Japan Geoscience Union Meeting 2018

Presentation information

[JJ] Oral

S (Solid Earth Sciences) » S-VC Volcanology

[S-VC40] Mitigation of Volcanic disaster - Basic and applied research

Thu. May 24, 2018 3:30 PM - 5:00 PM A04 (Tokyo Bay Makuhari Hall)

convener:Mitsuhiro Yoshimoto(Mount Fuji Research Institute, Yamanashi Prefectural Government), Shinji Takarada(Geological Survey of Japan, National Institute of Advanced Industrial Science and Technology), Yasuhiro Ishimine(鹿児島大学地域防災教育研究センター, 共同), Tomohiro Kubo(National Research Institute for Earth Science and Disaster Prevention), Chairperson:Ishimine Yasuhiro(鹿児島大学地域防災教育研究センター), Takarada Shinji(Geological Survey of Japan/AIST), Yoshimoto Mitsuhiro(山梨県富士山科学研究所)

4:00 PM - 4:15 PM

[SVC40-09] Depositional features and emplacement mechanism of pyroclastic density currents based on 1929 Hokkaido Komagatake deposit.

*Shinji Takarada1 (1.Geological Survey of Japan, National Institute of Advanced Industrial Science and Technology)

Keywords:Hokkaido Komagatake, Pyroclastic density current, depositional features, emplacement mechanism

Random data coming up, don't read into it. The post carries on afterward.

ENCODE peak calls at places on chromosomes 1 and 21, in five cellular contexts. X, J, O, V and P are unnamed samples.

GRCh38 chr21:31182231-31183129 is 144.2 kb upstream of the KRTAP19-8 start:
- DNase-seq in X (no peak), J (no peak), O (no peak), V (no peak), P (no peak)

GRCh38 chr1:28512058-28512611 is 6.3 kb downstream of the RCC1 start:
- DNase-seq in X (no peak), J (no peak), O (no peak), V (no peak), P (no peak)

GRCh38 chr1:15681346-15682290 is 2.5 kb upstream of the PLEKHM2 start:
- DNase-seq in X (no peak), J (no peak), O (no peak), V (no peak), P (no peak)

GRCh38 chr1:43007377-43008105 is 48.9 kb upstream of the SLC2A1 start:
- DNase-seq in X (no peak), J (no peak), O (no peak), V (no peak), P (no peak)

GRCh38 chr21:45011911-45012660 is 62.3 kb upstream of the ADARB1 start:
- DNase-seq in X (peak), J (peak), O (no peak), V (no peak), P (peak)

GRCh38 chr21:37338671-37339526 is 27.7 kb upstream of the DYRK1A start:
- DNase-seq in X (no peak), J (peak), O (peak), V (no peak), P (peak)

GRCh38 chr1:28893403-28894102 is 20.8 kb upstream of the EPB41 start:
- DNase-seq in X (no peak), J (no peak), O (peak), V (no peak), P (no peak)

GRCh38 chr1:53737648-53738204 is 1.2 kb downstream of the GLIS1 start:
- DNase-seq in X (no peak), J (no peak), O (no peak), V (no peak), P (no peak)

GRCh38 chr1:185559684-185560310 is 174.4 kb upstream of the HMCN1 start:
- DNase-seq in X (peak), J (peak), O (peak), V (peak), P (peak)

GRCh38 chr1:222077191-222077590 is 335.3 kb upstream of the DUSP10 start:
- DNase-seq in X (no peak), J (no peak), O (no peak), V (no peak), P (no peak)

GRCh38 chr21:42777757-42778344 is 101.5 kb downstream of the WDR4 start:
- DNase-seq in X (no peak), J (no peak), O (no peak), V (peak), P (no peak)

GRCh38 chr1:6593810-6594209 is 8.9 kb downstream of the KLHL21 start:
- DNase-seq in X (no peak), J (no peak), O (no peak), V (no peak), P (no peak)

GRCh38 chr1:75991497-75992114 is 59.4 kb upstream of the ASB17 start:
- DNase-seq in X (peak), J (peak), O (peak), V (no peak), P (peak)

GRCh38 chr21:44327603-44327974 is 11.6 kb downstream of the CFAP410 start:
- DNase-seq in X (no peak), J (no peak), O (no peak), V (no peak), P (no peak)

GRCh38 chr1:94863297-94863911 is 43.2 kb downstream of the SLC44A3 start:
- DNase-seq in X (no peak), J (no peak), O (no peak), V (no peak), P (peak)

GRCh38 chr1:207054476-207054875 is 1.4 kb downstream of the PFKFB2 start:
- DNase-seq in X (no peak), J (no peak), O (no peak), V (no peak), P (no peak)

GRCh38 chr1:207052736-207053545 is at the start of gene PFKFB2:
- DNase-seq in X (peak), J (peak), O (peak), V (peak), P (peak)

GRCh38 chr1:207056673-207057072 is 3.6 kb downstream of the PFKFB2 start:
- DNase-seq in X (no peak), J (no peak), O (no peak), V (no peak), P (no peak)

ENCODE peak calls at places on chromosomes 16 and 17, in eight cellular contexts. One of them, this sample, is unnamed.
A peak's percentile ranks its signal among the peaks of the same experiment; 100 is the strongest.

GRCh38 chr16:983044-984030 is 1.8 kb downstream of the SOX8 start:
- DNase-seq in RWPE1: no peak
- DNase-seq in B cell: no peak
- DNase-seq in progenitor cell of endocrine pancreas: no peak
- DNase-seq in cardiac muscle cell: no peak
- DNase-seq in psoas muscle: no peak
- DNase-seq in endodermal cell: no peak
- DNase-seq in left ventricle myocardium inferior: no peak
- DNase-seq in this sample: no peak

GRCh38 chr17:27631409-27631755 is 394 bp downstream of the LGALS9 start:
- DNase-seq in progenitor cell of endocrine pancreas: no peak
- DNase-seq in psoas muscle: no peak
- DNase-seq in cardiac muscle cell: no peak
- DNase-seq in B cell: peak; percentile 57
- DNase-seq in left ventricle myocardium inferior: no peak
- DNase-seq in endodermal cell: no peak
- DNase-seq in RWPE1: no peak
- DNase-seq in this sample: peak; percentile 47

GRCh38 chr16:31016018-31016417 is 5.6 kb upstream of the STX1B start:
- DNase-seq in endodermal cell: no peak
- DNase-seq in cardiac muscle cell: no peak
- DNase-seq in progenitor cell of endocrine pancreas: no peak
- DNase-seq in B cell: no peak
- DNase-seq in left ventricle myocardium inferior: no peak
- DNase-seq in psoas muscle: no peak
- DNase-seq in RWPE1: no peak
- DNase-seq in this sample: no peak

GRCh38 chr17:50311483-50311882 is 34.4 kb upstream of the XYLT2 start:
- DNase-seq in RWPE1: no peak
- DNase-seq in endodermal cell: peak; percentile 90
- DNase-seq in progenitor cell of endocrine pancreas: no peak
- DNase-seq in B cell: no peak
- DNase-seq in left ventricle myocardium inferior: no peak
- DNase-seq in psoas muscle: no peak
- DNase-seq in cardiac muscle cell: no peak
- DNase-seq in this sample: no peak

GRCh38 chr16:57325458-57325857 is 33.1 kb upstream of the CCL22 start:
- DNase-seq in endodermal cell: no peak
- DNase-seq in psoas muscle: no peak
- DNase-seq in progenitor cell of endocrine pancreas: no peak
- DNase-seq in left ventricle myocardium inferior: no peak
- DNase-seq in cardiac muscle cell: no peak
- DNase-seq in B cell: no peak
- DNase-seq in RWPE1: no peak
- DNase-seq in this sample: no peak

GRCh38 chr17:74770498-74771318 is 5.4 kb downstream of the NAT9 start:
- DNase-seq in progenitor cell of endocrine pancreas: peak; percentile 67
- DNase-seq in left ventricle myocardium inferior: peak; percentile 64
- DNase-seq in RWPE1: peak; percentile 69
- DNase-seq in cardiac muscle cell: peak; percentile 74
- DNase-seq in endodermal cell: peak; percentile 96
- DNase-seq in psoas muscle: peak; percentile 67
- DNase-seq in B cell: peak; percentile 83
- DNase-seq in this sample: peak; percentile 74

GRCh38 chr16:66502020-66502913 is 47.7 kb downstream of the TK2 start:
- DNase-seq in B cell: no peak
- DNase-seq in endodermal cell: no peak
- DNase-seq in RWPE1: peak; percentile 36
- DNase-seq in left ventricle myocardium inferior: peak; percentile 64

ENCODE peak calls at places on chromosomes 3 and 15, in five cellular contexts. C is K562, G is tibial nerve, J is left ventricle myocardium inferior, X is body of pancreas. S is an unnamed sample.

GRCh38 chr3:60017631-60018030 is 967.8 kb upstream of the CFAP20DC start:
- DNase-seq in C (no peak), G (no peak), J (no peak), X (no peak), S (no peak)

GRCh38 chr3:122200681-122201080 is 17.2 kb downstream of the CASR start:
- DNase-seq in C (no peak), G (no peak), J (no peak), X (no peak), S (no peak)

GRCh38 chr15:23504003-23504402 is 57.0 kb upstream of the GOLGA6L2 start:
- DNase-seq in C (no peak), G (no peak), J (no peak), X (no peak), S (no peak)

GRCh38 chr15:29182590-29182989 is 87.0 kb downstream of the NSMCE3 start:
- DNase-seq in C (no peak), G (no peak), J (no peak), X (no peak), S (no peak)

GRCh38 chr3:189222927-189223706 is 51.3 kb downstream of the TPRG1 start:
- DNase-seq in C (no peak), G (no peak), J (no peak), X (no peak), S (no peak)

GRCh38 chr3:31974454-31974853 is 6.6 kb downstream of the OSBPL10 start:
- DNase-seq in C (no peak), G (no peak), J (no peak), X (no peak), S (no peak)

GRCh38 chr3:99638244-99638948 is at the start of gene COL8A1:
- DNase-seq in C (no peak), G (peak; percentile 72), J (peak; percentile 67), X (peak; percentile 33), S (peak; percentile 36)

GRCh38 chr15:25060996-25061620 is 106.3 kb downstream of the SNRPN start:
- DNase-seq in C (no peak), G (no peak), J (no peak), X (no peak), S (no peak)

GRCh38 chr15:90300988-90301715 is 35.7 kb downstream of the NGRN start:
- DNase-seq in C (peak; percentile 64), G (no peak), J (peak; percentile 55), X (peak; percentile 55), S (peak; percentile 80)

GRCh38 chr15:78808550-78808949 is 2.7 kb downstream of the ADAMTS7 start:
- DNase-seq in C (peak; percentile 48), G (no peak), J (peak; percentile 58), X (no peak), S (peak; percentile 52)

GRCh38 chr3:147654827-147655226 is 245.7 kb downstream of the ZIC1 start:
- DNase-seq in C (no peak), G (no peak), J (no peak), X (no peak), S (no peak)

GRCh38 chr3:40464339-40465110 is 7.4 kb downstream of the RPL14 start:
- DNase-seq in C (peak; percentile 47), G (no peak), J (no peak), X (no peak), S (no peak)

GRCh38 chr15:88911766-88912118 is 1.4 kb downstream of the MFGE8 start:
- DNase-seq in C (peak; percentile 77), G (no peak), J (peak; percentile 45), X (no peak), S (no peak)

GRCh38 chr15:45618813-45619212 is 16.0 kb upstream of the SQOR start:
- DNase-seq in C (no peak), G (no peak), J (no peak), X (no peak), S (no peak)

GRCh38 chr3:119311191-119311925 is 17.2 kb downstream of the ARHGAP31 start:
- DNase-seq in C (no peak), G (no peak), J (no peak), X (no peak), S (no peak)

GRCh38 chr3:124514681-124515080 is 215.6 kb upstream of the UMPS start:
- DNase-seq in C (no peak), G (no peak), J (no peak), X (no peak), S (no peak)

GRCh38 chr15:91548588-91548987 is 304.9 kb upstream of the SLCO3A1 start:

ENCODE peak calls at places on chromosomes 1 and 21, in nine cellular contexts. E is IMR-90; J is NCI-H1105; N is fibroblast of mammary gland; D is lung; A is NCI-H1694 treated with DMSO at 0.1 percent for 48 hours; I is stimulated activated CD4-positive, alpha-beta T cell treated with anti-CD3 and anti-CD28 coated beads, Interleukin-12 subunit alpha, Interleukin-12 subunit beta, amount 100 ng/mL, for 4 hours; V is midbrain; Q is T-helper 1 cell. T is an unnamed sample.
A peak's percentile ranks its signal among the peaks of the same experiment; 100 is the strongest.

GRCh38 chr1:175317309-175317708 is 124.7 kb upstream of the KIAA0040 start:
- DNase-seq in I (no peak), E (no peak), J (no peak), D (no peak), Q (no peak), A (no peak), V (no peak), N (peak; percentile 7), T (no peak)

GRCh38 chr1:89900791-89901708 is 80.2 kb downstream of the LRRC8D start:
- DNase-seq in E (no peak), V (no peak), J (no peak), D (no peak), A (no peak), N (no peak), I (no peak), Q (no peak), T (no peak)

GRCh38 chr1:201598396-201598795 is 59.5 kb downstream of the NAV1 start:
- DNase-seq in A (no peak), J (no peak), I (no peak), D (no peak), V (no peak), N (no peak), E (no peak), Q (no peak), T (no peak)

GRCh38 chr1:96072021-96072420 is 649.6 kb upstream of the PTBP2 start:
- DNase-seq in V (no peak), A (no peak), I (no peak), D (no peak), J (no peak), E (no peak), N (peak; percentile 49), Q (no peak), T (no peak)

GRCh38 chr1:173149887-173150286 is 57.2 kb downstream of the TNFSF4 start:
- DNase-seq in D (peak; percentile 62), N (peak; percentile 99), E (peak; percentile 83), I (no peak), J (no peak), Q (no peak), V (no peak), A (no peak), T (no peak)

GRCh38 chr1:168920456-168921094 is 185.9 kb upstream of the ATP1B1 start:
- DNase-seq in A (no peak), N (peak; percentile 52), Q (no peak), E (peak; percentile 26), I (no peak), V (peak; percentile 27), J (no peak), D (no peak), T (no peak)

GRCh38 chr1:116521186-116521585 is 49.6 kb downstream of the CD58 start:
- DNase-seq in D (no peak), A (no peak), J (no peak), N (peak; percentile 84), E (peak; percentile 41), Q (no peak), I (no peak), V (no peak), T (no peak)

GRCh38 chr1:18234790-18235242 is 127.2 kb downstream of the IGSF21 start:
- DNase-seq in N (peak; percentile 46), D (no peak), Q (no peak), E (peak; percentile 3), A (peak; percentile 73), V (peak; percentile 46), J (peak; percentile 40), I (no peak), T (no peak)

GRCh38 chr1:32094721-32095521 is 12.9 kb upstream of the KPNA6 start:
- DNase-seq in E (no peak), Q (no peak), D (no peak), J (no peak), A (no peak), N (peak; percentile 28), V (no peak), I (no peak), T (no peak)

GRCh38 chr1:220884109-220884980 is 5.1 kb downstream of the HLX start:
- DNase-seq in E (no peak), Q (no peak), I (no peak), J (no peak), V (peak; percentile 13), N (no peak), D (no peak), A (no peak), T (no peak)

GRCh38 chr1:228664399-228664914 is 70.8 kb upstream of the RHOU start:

Pyroclastic density currents (PDCs) are normally high-temperature and high-speed causing devastations in and around the volcanic area. Understanding of emplacement mechanism of PDCs are needed for volcanic hazards mitigation. This study focuses on the emplacement mechanism of 1929 Hokkaido Komagatake PDCs based on the depositional features. A 10m-thick 1929 Hokkaido Komagatake PDC deposits are in an outcrop 4.8km WNW from the source. At least five, 2.5 to 5m-thick flow units with (25cm to 100cm-thick) pumice-concentration zone at the top are observed. The pumice-concentration zone contains relatively rounded pumices (MP=40cm) and sometimes show clast-supported features. Each flow unit can be subdivide into 0.2 to 1.5m-thick subunits with pumice rich zone at the top. The orientations of elongated pumices are relatively parallel to the flow direction from the bottom to the higher levels of the flow unit. The degree of alignment is higher at the bottom of the flow unit. The pumice-concentration zones at the top of each flow unit are considered to be formed due to grain interactions between pumices and lithics causing large pumices to float upward from the bottom of thick turbulent PDC. The subunits within the flow units suggest that the flow unit were not formed from mass freezing, but formed incrementally at 0.2-1.5m intervals. The elongated pumices parallel to the flow direction in almost all levels of Komagatake PDC also suggest that the pumices were aligned due to shear stress within relatively dense thin underflow formed at the bottom of thick turbulent PDC.